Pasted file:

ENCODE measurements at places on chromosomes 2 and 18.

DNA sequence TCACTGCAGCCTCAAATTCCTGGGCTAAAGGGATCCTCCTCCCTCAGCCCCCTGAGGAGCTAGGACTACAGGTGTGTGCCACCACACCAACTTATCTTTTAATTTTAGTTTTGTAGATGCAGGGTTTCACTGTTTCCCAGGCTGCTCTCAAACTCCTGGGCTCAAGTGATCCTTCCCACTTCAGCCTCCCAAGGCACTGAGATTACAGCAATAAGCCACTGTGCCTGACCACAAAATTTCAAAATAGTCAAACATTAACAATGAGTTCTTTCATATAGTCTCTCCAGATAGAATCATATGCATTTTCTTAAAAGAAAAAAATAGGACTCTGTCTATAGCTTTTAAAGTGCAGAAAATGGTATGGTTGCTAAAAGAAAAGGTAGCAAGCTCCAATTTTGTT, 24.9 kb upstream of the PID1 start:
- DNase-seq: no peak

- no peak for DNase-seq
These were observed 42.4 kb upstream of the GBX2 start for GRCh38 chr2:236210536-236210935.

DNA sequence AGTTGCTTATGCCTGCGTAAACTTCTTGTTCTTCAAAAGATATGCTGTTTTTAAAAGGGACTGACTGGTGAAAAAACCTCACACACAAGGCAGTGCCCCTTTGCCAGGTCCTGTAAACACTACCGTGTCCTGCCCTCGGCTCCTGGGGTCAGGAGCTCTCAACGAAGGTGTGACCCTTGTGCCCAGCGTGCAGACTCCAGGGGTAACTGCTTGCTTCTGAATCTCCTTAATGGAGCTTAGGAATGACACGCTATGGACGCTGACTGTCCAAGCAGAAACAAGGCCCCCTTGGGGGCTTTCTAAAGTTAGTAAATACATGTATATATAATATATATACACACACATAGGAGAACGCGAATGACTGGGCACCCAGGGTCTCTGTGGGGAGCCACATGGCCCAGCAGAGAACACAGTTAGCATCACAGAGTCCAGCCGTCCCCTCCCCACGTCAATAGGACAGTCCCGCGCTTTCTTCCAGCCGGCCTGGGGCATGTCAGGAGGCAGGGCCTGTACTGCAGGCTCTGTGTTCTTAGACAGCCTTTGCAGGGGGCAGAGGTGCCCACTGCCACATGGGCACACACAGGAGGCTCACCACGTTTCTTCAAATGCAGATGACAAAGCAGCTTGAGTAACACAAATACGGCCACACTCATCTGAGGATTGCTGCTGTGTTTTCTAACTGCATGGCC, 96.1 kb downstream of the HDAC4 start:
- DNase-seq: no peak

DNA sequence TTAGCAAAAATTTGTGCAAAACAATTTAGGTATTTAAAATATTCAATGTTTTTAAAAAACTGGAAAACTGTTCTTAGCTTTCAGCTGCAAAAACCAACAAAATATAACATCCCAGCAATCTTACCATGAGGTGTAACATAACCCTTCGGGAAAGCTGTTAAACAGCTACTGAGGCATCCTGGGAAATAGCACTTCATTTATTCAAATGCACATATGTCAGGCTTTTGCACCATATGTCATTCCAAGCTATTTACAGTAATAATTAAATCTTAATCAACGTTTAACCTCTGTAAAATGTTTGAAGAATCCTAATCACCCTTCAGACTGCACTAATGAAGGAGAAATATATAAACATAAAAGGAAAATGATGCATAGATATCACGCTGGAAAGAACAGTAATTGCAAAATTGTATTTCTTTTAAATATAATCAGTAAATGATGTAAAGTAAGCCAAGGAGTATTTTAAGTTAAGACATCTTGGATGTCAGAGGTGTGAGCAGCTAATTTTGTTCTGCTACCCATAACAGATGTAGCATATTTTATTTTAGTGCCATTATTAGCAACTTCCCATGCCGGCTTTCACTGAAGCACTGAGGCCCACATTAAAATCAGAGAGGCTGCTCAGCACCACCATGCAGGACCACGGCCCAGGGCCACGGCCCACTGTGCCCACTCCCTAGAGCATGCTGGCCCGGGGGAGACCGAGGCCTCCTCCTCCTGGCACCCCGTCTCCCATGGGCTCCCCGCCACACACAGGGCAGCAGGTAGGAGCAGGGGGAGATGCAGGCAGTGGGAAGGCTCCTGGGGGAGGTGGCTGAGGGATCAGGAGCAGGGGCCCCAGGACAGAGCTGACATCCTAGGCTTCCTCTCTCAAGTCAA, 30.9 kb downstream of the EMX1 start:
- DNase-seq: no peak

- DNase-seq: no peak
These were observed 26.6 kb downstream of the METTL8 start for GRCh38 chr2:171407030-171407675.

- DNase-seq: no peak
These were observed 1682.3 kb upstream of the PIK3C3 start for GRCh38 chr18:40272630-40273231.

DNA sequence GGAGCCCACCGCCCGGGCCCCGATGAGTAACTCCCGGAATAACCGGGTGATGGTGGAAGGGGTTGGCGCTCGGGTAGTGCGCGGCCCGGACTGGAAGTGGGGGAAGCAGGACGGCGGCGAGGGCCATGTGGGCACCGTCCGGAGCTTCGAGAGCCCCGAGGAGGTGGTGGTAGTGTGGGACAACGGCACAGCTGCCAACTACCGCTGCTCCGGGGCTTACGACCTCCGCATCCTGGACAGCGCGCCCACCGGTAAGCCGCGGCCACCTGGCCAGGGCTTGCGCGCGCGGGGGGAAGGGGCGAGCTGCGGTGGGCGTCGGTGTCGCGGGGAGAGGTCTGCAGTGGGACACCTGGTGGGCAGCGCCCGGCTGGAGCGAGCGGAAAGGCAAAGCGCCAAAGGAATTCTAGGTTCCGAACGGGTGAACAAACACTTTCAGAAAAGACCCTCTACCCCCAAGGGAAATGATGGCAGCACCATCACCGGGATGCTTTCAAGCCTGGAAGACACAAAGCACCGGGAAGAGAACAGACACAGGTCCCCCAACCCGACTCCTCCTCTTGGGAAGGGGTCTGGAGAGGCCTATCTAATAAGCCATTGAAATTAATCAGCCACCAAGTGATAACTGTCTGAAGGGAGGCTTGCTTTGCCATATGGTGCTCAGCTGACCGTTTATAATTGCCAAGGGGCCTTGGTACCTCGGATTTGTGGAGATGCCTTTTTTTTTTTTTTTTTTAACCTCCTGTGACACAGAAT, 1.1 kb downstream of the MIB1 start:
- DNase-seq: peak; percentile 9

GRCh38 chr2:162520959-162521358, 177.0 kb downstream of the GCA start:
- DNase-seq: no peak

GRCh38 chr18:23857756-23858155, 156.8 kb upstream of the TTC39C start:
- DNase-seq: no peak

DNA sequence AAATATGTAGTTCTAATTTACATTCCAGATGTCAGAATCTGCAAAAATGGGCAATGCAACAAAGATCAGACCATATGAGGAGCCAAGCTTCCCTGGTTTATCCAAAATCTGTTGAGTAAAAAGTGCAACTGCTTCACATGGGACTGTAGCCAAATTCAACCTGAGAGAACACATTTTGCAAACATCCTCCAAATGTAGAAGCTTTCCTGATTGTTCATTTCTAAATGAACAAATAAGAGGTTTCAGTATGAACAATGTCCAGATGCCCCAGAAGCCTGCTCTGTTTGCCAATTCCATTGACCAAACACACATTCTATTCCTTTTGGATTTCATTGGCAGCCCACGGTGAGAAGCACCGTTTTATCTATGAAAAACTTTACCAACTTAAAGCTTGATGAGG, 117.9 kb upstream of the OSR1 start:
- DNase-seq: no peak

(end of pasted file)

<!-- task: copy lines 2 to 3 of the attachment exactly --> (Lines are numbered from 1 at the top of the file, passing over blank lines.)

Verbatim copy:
DNA sequence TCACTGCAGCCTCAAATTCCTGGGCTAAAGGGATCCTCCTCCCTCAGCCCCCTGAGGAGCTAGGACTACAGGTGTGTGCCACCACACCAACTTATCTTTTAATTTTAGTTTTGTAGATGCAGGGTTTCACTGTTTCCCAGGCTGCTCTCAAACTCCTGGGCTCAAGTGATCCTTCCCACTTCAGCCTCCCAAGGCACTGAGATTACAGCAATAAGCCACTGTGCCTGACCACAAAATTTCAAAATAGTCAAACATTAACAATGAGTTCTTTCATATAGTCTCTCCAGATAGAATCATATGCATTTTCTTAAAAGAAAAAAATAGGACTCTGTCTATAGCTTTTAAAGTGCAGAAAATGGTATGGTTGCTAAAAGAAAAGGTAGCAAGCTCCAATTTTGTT, 24.9 kb upstream of the PID1 start:
- DNase-seq: no peak